Washington, D.C.—The Colorado Legislature has passed an important consumer protection bill that will require insurers to demonstrate that their company practices – including rating, claims handling, and fraud investigation – do not unfairly discriminate against customers. In particular, SB 169 (sponsored by Senator Janet Buckner) identifies a range of classes – including race, ethnicity, gender, and sexual orientation – that are protected and require insurers to change practices when unfair discrimination results from algorithms or the use of external data sources by the insurer.
The Consumer Federation of America (CFA) said the bill places a spotlight on pricing practices – such as the use of credit scores – that tend to result in higher premium for consumers of color. The bill, supported by State Insurance Commissioner Michael Conway, will be sent to Governor Polis.
“This bill holds insurers accountable for systemic biases built into company practices by requiring that they test their data systems, algorithms, and models to identify unfairness that has historically been ignored and accepted,” said Michael DeLong, CFA’s Insurance Advocate. “The bill creates a process to ensure that insurance markets are more equitable. With its enactment, Colorado has an opportunity to be a leader in the national effort to reduce systemic bias in insurance and other financial services.”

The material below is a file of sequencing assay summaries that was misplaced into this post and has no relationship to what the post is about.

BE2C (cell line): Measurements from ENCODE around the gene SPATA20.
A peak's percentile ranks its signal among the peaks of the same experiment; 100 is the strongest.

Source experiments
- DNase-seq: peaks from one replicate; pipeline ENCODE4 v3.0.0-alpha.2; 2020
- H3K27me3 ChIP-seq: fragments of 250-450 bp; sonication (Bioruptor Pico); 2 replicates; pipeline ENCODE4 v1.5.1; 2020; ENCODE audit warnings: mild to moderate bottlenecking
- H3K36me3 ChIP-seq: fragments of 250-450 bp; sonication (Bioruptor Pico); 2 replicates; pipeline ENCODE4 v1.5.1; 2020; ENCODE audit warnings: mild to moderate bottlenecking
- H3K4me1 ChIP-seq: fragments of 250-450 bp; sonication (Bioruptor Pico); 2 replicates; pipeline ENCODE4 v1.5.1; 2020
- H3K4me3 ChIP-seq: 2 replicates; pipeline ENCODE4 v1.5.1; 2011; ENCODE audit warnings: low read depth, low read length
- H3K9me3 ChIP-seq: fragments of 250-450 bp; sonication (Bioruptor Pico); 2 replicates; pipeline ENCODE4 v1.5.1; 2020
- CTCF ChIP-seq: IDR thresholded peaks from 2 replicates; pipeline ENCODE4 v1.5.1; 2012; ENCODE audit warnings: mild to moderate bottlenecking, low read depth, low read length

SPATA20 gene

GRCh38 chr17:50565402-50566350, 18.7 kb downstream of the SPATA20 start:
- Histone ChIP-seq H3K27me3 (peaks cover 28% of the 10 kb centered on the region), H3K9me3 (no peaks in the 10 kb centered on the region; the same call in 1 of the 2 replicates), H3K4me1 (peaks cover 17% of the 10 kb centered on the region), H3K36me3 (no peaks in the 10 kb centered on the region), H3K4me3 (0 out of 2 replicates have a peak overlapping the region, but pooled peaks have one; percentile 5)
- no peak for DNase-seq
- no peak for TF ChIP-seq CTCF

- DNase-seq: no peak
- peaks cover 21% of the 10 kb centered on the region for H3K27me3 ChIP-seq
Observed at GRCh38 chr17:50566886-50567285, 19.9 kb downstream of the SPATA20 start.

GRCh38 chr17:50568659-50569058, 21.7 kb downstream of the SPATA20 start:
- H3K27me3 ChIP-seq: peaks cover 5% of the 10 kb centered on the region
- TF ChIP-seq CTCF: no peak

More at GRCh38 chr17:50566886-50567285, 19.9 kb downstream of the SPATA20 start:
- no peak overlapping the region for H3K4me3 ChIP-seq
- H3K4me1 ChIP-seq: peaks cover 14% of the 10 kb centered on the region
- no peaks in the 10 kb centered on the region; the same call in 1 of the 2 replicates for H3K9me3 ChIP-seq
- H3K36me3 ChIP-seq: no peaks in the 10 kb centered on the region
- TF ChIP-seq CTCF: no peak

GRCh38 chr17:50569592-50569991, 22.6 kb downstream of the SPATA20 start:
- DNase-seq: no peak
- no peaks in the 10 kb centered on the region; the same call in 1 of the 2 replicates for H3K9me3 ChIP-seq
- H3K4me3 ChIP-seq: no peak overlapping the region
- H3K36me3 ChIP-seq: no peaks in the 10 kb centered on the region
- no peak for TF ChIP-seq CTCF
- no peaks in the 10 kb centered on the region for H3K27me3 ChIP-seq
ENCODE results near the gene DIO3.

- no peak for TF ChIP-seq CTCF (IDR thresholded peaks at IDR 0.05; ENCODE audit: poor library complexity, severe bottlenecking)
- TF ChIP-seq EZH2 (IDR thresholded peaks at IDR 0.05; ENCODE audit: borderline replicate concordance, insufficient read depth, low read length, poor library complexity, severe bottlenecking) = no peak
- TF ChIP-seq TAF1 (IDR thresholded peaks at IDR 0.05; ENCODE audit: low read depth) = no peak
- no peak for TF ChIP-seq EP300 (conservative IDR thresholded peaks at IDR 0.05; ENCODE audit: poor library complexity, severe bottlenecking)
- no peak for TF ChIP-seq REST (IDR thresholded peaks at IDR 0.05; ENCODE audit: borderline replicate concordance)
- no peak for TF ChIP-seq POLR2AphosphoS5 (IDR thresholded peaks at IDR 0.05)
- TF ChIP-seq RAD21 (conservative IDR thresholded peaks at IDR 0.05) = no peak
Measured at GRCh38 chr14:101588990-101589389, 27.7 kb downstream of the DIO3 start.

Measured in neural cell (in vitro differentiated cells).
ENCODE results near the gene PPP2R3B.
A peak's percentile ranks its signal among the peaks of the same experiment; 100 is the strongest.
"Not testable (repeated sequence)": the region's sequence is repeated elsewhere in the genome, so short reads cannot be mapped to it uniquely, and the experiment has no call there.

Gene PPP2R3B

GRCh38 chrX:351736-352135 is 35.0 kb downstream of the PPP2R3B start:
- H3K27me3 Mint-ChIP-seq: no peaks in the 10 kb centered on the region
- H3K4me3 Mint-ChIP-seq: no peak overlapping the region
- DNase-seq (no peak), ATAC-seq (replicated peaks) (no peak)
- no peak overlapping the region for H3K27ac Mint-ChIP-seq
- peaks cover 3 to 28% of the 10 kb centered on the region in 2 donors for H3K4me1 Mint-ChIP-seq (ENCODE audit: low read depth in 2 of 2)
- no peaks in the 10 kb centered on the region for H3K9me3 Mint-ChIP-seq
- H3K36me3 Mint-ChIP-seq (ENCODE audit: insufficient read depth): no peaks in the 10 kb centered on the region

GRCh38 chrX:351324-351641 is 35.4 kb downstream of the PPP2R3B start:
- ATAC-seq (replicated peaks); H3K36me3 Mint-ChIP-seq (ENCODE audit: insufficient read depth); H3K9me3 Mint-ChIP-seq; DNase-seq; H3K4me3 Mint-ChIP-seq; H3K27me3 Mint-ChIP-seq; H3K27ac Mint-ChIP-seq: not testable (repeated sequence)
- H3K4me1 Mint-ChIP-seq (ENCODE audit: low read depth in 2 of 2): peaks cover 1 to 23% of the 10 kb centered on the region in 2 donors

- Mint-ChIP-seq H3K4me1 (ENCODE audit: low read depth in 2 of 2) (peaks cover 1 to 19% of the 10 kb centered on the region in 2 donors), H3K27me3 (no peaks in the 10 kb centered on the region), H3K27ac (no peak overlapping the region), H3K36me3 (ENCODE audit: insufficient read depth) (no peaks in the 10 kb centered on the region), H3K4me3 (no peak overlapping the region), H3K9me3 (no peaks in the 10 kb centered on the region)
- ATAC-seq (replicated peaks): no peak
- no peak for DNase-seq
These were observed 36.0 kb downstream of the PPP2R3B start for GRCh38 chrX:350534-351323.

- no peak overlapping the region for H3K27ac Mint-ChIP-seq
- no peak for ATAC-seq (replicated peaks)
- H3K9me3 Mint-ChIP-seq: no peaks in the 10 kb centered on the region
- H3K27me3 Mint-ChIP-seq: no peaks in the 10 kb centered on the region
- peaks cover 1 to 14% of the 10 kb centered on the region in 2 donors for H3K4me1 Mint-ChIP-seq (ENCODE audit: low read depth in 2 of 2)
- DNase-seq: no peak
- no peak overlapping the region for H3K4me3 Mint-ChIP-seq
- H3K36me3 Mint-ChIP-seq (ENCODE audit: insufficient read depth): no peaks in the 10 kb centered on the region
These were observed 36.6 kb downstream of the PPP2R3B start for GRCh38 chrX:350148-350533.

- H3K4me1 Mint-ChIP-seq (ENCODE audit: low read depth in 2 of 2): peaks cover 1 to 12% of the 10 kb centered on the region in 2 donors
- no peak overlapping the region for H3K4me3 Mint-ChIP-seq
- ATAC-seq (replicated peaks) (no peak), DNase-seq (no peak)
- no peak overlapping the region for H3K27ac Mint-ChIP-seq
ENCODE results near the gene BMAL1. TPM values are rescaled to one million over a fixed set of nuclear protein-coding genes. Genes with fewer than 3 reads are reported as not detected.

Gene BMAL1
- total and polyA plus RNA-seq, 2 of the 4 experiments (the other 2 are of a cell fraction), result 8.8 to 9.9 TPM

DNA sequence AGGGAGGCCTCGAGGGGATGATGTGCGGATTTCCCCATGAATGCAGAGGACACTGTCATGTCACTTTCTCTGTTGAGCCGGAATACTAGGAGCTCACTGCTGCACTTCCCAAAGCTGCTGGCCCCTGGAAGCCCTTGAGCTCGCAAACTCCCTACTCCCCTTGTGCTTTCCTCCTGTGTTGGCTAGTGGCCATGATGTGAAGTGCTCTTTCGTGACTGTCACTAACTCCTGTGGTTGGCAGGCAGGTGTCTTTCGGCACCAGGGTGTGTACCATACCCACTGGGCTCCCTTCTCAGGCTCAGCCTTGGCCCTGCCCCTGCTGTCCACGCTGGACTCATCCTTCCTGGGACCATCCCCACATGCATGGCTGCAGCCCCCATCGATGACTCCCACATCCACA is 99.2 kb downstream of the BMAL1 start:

CFA has conducted research about the implications of several pricing practices by insurers that will likely be subject to review under the new bill. Noting that data show Black, Latinx, and Indigenous Americans have lower credit scores on average than white Americans, CFA pointed to data it acquired from Quadrant Insurance Services, LLC about the impact of credit history on auto insurance premiums in Colorado. Using premium quotes for a 35-year-old with a perfect driving record, from ten of the largest insurers in Colorado for every ZIP code in the state, CFA found that:
- A driver with EXCELLENT credit pays an average annual premium of $592.11 for basic auto insurance coverage;
- If that driver has FAIR credit, their premium rises to $785.67, a 33% credit penalty; and,
- A good driver with POOR credit, sees the average annual premium increase by 72% to $1,019.59 for the same coverage.
While the bill does not prohibit the use of credit scoring in insurance, it bans insurers from using any external consumer data or information, algorithms, or predictive models that disproportionately harm members of any protected class. Under the law, the Insurance Commissioner will adopt rules to ensure that insurance carriers’ use of data and models does not lead to unfair discrimination, while giving companies the opportunity to mitigate any biases in their algorithms.
“This bill does not automatically change any insurance company practices, but it creates an important process to determine if unfair discrimination occurs in the Colorado insurance market and ensures that it will not persist if it is found,” said DeLong.